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What therapeutic areas contribute to the market growth?
The oncology segment is, as expected, the largest area for biomarker growth. Biomarkers can be used for early detection, estimate prognosis, guide selection of targeted therapies (companion diagnostics), and monitor response to treatment. The increased demand for rapid and accurate diagnostic tools, an increase in the global cancer burden, and an unmet need for more specific, personalised, therapeutic targets for cancer patients will continue to drive growth in the market.
There are many clinical trials ongoing in different oncology biomarker discovery areas. There are a few key areas that novel research is focused on in addition to identifying new targets and their clinical significance:
- Immunotherapy, where biomarkers can predict immune response to determine which patients benefit from which type of immunotherapy. The successes of anti-PDL1 therapies, such as nivolumab and pembrolizumab, are well-documented.
- Liquid biopsies that can assess DNA shed from the tumour, and circulating tumour DNA can be used to identify individual mutations and establish personalised treatment choices.
- Minimal residual disease measured by a liquid biopsy to assess if there is any detectable disease present after treatment. For example, Foresight Diagnostics was recently issued a patent for its minimal residual disease detection technology.
- Pharmacodynamic markers, use a biopsy before and during treatment to observe dynamic molecular changes within the tumour and determine how the drug is acting.
Recently, an important shift has been to improve access and increase adoption rates of advanced biomarker testing. Programs such as Amgen’s Biomarker Assist program or Eli Lilly’s Comprehensive Genomic Testing program aim to ensure more people have access to personalised treatment.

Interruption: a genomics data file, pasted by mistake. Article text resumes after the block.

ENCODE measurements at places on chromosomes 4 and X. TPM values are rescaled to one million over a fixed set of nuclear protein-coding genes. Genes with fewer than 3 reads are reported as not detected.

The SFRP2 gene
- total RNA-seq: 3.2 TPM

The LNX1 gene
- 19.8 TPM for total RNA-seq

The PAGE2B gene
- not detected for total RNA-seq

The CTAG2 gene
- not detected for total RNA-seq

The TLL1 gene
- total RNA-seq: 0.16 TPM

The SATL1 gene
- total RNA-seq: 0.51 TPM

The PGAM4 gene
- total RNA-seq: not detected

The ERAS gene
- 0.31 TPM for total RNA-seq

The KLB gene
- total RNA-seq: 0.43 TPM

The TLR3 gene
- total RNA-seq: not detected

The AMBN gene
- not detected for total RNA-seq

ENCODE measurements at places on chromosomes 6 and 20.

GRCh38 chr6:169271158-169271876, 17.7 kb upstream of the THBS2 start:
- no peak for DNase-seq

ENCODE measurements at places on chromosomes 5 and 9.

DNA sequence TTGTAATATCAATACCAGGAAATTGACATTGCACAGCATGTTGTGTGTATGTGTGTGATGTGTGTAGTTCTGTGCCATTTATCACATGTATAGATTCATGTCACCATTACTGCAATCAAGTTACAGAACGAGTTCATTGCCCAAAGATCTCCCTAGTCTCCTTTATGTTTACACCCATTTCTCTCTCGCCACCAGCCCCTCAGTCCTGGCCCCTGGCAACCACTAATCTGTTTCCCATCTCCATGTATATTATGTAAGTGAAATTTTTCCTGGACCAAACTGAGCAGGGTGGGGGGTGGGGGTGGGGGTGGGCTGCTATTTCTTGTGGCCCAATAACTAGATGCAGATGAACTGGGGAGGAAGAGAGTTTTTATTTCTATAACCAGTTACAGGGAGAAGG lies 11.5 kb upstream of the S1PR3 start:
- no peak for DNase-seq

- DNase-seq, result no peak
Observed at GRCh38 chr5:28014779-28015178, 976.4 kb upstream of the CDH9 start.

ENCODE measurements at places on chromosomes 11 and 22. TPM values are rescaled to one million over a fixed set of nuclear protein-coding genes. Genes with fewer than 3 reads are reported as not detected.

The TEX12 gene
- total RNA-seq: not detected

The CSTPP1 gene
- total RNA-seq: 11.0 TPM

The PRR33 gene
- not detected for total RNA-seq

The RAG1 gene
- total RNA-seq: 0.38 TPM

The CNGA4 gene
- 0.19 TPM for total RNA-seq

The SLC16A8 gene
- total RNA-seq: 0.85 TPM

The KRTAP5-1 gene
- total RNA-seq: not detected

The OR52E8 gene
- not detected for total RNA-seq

The use of biomarkers in infectious disease diagnosis is tipped to become increasingly common in the coming years. A number of miRNA-based biomarkers have been identified for the diagnosis of influenza infections, HIV, Ebola, and malaria, to name a few. These miRNA-based biomarkers are designed to detect the early onset of infectious diseases. Additionally, after the onset of the COVID-19 pandemic, we saw a large global increase in biomarker testing not least with the expansion of PCR testing, rapid antigen tests and sequencing-based diagnostics.
Other therapeutic areas that will also reap the benefits of biomarker development include immune disorders, neurological disorders, and cardiovascular disorders.
Overall, the growing significance of companion diagnostics, increasing cancer incidence in an ageing global population, increasing investments in biomarker research, and continuous innovation are driving the growth of the biomarker market.
Opportunities and Challenges
Advances in biomarker research tools, methodologies and legislation have created great opportunities, but there are a fair share of challenges to overcome too.
Precision medicine era: The move towards a biomarker-informed patient-centric approach is improving patient diagnosis, treatment and monitoring. While oncology has dominated this area so far, particularly in the number of FDA-approved companion diagnostics. Other disease areas are also benefiting from an increasingly biomarker-driven approach, including rheumatology, cardiovascular, and infectious diseases.
Improve costs and failure rates in drug development: Recent estimates of the mean cost associated with taking a drug through development to approval is $1.3 billion. However, in oncology total research and development costs of >$4 billion have been reported. Including a biomarker-driven patient selection, strategy or biomarker monitoring strategy may reduce the risk of trial failure due to lack of efficacy or facilitate early triage of underperforming programs.